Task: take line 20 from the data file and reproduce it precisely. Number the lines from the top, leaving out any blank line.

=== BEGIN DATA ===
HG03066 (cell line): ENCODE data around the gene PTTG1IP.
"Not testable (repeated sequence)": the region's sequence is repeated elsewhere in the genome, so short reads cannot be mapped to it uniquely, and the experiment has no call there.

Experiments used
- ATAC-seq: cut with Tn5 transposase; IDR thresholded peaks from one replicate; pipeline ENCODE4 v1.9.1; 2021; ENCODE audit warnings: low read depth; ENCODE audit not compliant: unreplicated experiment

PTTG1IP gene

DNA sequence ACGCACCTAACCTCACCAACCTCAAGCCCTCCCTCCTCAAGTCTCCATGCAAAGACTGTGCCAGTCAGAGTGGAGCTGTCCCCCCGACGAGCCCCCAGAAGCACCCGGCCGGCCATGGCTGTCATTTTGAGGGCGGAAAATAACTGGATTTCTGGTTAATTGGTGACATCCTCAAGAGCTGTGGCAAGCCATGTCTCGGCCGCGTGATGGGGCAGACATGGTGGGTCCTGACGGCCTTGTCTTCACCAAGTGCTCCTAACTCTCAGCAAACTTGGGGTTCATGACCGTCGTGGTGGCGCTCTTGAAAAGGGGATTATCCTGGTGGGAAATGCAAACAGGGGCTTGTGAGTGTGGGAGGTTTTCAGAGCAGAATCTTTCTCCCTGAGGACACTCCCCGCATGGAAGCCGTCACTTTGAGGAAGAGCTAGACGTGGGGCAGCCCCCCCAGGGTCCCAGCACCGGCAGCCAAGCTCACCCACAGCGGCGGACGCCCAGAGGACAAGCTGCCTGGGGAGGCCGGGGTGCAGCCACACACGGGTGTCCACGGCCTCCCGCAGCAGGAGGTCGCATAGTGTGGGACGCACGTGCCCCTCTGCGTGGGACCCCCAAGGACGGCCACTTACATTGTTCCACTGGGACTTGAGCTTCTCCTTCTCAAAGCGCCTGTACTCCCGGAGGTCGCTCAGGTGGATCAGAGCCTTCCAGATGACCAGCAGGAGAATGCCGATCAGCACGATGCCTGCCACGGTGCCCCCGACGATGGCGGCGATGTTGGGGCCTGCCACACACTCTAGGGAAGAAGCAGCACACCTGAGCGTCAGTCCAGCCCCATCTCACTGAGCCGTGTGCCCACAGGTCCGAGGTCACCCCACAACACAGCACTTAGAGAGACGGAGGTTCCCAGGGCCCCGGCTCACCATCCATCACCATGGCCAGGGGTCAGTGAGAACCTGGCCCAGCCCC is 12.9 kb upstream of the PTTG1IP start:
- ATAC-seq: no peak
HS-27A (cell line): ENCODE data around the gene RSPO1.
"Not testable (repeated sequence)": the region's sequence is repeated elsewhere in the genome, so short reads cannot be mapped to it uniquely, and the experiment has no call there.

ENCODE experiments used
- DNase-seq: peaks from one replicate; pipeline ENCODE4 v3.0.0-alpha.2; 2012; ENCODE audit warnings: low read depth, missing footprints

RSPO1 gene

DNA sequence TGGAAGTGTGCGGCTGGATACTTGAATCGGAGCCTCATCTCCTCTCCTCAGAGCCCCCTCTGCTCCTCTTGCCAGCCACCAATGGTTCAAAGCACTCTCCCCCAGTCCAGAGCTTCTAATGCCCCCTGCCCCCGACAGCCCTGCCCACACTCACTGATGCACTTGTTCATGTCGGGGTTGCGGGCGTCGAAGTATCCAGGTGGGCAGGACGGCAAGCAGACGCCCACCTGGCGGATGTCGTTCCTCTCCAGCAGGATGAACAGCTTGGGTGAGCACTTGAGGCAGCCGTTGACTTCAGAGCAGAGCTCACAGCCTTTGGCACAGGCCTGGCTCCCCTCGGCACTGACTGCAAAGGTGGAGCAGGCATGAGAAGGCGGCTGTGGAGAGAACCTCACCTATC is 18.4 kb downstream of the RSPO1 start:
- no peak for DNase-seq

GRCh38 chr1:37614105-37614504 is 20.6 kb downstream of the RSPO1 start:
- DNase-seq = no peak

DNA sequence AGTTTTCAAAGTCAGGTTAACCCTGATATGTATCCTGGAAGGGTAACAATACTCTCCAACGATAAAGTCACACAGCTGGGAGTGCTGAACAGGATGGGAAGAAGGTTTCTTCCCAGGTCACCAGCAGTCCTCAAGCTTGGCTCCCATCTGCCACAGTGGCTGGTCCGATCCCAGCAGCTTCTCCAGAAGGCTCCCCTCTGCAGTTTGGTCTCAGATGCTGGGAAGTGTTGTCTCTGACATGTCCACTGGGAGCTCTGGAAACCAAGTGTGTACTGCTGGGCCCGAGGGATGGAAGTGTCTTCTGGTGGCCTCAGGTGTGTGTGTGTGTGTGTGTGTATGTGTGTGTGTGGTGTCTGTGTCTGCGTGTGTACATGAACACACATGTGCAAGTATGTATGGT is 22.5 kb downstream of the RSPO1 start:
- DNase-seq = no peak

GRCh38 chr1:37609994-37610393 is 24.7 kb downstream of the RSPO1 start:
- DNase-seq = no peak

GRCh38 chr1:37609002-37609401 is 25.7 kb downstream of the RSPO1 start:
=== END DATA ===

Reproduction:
- DNase-seq = no peak